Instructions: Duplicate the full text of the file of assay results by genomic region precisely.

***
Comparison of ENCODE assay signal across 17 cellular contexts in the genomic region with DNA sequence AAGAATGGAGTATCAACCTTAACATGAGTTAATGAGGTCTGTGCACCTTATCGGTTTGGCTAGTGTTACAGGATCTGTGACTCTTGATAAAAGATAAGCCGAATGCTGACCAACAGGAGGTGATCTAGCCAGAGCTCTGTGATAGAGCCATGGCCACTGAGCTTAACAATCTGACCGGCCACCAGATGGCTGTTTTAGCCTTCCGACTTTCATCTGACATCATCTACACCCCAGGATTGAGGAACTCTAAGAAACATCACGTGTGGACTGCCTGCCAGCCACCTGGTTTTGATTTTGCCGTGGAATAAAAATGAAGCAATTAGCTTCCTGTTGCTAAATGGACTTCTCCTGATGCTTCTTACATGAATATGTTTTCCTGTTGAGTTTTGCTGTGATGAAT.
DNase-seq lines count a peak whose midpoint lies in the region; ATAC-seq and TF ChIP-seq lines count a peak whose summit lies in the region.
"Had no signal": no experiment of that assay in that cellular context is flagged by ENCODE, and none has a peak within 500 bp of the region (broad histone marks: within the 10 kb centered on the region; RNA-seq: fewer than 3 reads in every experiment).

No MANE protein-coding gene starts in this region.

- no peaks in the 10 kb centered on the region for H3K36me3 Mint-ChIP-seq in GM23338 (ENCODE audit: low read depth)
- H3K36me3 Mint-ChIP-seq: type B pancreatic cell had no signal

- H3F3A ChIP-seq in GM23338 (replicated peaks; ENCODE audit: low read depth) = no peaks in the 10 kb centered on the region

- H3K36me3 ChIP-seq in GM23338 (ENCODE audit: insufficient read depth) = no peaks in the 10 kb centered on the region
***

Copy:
Comparison of ENCODE assay signal across 17 cellular contexts in the genomic region with DNA sequence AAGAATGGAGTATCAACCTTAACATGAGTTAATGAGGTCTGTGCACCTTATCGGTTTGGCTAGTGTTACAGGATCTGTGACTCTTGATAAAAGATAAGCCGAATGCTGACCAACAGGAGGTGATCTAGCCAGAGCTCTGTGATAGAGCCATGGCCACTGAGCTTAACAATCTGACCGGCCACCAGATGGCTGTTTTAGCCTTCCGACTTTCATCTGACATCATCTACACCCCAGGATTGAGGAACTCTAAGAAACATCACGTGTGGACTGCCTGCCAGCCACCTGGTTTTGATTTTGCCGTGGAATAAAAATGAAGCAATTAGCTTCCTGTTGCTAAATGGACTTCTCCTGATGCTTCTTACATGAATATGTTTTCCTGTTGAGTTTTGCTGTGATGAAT.
DNase-seq lines count a peak whose midpoint lies in the region; ATAC-seq and TF ChIP-seq lines count a peak whose summit lies in the region.
"Had no signal": no experiment of that assay in that cellular context is flagged by ENCODE, and none has a peak within 500 bp of the region (broad histone marks: within the 10 kb centered on the region; RNA-seq: fewer than 3 reads in every experiment).

No MANE protein-coding gene starts in this region.

- no peaks in the 10 kb centered on the region for H3K36me3 Mint-ChIP-seq in GM23338 (ENCODE audit: low read depth)
- H3K36me3 Mint-ChIP-seq: type B pancreatic cell had no signal

- H3F3A ChIP-seq in GM23338 (replicated peaks; ENCODE audit: low read depth) = no peaks in the 10 kb centered on the region

- H3K36me3 ChIP-seq in GM23338 (ENCODE audit: insufficient read depth) = no peaks in the 10 kb centered on the region